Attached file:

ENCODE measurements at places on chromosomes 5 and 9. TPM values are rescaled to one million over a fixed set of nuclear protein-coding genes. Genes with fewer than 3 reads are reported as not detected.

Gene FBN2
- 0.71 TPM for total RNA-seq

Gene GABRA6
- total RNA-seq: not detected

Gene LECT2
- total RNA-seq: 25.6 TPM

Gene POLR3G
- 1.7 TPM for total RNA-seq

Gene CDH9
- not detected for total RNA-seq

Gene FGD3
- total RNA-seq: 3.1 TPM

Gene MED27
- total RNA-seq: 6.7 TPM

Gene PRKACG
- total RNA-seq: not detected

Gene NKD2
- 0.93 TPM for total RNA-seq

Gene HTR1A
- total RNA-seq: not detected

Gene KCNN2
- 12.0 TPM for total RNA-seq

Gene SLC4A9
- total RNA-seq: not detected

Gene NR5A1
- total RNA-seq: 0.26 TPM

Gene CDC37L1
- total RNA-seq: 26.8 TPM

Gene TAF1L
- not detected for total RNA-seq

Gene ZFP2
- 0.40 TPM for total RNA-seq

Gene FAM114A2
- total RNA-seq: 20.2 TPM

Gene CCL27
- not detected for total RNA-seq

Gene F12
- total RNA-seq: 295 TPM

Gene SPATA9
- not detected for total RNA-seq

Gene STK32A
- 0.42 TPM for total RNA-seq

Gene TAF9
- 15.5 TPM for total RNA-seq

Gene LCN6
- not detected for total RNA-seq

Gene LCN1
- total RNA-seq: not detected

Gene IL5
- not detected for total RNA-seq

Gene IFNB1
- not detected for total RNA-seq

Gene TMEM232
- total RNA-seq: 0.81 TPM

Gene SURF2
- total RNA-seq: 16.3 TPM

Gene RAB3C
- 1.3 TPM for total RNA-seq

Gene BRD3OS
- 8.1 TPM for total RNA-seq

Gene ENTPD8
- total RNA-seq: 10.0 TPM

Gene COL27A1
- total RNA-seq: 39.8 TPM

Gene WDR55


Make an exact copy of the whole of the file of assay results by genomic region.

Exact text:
ENCODE measurements at places on chromosomes 5 and 9. TPM values are rescaled to one million over a fixed set of nuclear protein-coding genes. Genes with fewer than 3 reads are reported as not detected.

Gene FBN2
- 0.71 TPM for total RNA-seq

Gene GABRA6
- total RNA-seq: not detected

Gene LECT2
- total RNA-seq: 25.6 TPM

Gene POLR3G
- 1.7 TPM for total RNA-seq

Gene CDH9
- not detected for total RNA-seq

Gene FGD3
- total RNA-seq: 3.1 TPM

Gene MED27
- total RNA-seq: 6.7 TPM

Gene PRKACG
- total RNA-seq: not detected

Gene NKD2
- 0.93 TPM for total RNA-seq

Gene HTR1A
- total RNA-seq: not detected

Gene KCNN2
- 12.0 TPM for total RNA-seq

Gene SLC4A9
- total RNA-seq: not detected

Gene NR5A1
- total RNA-seq: 0.26 TPM

Gene CDC37L1
- total RNA-seq: 26.8 TPM

Gene TAF1L
- not detected for total RNA-seq

Gene ZFP2
- 0.40 TPM for total RNA-seq

Gene FAM114A2
- total RNA-seq: 20.2 TPM

Gene CCL27
- not detected for total RNA-seq

Gene F12
- total RNA-seq: 295 TPM

Gene SPATA9
- not detected for total RNA-seq

Gene STK32A
- 0.42 TPM for total RNA-seq

Gene TAF9
- 15.5 TPM for total RNA-seq

Gene LCN6
- not detected for total RNA-seq

Gene LCN1
- total RNA-seq: not detected

Gene IL5
- not detected for total RNA-seq

Gene IFNB1
- not detected for total RNA-seq

Gene TMEM232
- total RNA-seq: 0.81 TPM

Gene SURF2
- total RNA-seq: 16.3 TPM

Gene RAB3C
- 1.3 TPM for total RNA-seq

Gene BRD3OS
- 8.1 TPM for total RNA-seq

Gene ENTPD8
- total RNA-seq: 10.0 TPM

Gene COL27A1
- total RNA-seq: 39.8 TPM

Gene WDR55